Production of xFDPs and FDPs: coagulation was simulated in vitro by adding thrombin to a mixture of human fibrinogen (Zedira, F004) and rhFXIII (Zedira, T027) in physiological concentrations either in the presence or absence of ZED3118, a direct-acting FXIIIa inhibitor. The insoluble fibrin clots were subsequently degraded by rhPlasmin (Zedira, P012) and the soluble proteins were separated by gel filtration chromatography. These protein preparations are used for ELISA and SDS-PAGE with subsequent Western-blotting.
Immune-staining of xFDPs and FDPs by commercially available “D-dimer” monoclonal antibody (DD-3B6/22) is shown in figure 2. The pattern reveals that in contrast to our novel DD-XLink-mab“ A046 both xFDPs and FDPs are recognized under non-reducing conditions only, in accordance with the literature [7]. Westernblotting using novel "DD-XLink-mab“ (A076) indicates specificity for the cross-linked fibrin both under non-reducing and reducing conditions (figure 2b). The antibody shows no reactivity against fibrinogen or other plasma proteins.


fibrin crosslinking
     
Figure 1: A) Upon clot formation, activated factor FXIII (FXIIIa) modifies the soft fibrin clot by rapidly crosslinking γ-chains of fibrin and incorporation of α2-antiplasmin. Thus FXIIIa increases clot stiffness and resistance against fibrinolysis. Plasmin catalyses the retarded release of crosslinked fibrin degradation products (xFDPs) and the characteristic “D-dimers”.   Figure 1: B) Inhibition of FXIIIa leads to the fibrin fiber assembly without covalent modification. The so called “soft clot” is highly susceptible for fibrinolysis leading to fibrin degradation products (FDPs).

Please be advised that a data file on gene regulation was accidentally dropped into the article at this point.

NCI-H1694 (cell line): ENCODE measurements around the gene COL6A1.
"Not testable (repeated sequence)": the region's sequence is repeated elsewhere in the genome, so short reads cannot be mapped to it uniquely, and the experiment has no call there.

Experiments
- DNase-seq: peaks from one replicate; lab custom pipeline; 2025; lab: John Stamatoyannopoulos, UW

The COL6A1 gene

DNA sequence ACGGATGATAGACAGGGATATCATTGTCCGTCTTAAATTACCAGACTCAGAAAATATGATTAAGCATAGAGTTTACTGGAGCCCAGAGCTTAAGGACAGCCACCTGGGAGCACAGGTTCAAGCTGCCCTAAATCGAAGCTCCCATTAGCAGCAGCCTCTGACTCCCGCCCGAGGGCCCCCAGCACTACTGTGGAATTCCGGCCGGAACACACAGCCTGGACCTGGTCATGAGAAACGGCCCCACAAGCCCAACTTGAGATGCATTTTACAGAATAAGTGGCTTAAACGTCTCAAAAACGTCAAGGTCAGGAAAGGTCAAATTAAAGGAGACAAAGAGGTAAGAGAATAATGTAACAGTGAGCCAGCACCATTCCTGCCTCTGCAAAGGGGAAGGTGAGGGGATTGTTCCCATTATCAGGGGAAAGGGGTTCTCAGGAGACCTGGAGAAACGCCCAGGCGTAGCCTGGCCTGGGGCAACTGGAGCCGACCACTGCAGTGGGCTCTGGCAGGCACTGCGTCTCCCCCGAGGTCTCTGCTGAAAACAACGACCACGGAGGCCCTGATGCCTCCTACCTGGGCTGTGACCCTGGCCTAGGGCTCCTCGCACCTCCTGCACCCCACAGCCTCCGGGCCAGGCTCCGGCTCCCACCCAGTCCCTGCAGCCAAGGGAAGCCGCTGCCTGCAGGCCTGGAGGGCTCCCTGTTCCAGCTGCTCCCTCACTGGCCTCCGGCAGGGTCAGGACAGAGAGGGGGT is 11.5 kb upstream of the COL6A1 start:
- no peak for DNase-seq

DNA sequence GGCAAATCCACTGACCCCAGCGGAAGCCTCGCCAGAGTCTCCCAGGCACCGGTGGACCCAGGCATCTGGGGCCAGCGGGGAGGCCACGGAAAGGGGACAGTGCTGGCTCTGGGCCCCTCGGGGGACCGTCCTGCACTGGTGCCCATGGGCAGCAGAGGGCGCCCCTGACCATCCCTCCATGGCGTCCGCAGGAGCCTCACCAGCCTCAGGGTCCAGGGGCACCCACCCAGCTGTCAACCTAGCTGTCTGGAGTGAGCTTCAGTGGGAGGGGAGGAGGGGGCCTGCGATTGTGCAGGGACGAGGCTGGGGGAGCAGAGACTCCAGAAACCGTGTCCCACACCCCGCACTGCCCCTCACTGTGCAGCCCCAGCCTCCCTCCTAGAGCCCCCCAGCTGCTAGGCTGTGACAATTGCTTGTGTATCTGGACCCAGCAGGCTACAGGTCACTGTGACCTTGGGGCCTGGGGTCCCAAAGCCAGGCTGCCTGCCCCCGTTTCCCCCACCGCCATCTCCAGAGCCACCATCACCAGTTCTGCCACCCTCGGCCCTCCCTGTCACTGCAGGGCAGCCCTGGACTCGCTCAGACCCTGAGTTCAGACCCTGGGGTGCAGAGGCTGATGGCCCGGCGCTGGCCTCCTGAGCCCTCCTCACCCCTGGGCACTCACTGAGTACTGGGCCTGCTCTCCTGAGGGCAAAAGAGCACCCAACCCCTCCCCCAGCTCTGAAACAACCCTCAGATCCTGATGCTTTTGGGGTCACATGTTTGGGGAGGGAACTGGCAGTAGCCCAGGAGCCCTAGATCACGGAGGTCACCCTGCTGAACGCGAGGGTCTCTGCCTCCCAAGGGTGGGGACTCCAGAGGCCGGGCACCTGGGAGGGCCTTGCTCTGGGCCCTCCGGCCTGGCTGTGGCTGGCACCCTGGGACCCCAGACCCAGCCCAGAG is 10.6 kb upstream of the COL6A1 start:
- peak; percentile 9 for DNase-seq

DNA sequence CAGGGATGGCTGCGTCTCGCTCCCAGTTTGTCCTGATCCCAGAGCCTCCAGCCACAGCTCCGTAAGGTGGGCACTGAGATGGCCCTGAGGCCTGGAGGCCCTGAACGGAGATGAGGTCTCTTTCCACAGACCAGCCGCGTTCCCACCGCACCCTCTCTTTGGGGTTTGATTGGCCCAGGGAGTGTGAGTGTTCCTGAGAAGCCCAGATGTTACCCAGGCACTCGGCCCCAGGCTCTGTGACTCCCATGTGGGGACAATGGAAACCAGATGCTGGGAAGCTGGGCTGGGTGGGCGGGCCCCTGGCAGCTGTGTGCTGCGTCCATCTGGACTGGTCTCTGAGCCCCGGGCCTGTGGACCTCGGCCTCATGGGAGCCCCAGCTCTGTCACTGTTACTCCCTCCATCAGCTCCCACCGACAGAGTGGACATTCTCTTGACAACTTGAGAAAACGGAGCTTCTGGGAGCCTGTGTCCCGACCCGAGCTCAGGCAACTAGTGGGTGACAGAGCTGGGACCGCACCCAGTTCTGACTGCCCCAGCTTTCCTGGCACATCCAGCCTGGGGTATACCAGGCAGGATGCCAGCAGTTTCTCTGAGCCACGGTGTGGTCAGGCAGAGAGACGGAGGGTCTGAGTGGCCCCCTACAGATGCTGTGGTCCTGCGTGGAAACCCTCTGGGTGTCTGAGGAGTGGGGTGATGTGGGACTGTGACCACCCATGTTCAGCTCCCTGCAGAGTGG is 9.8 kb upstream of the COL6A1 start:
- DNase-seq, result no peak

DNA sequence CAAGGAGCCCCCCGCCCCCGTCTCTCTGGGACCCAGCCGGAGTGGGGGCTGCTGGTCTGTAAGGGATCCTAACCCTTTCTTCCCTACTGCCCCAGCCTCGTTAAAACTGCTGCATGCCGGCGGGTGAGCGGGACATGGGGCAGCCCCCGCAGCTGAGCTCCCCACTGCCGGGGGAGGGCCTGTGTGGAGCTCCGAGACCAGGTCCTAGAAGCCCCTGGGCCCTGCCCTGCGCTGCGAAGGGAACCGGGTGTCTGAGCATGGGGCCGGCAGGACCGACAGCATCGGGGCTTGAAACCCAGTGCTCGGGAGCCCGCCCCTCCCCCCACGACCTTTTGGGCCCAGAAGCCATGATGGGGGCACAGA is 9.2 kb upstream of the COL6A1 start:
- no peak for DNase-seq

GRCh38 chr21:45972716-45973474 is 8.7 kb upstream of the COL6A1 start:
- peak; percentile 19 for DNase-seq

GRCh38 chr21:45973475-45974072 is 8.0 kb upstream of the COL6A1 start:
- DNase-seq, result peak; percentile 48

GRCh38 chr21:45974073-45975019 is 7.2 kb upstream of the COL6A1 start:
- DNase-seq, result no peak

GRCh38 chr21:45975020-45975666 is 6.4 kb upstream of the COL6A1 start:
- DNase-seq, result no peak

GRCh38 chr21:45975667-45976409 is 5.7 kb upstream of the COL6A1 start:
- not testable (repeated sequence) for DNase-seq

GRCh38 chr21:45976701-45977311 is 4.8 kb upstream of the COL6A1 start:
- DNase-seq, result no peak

Figure 1: C) Coomassie stained SDS-PAGE of fibrinogen, crosslinked fibrin degradation products (xFDPs) and non-crosslinked fibrin degradation products (FDPs) under non-reduced and reduced conditions. The most characteristic bands are referenced.
  D-Dimer PAGE

D-Dimer Blot   DD-XLink-mab A076 Blot
 
Figure 2: Western-blotting using A) “D-dimer” (DD-3B6, Zedira A046) and B) our novel DD-XLink-mab“ (Zedira, A076). Fibrinogen, crosslinked fibrin degradation products (xFDPs) and non-crosslinked fibrin degradation products (FDPs) under non-reduced and reduced conditions have been used according to Figure 1C. The most characteristic bands are referenced according to [6].

Conclusion
We developed and characterized “DD-XLink-mab“ (A076) directed against the major crosslink within the γ-chains of human fibrin. The recognized neoepitope is clearly distinct from the one recognized by commercial “D-dimer” antibodies used in IVD for exclusion of thrombotic events. We expect that the novel monoclonal antibody will be a valuable tool for basic hemostaseology and transglutaminase research. Further, the evaluation in IVD, for clot imaging, and especially in course of our FXIII drug development program is ongoing.

References
[1] Lorand L. & Jacobsen A., Nature, 1962;
[2] Shebuski R.J. et al., Blood, 1990;
[3] Lorand L., J. Throm. Haemost., 2005;
[4] Stieler M. et al., Angew. Chem. Int. Ed., 2013;
[5] Wylie F.G. & Walsh T.P., Blood Coagul Fibrinolysis, 1997;
[6] Pizzo S.V. et al., J. Biol. Chem., 1972;
[7] Devine D.V. & Greenberg C.S., Am J Cin Pathol, 1988;
[8] Adam S.S. et al., Blood, 2009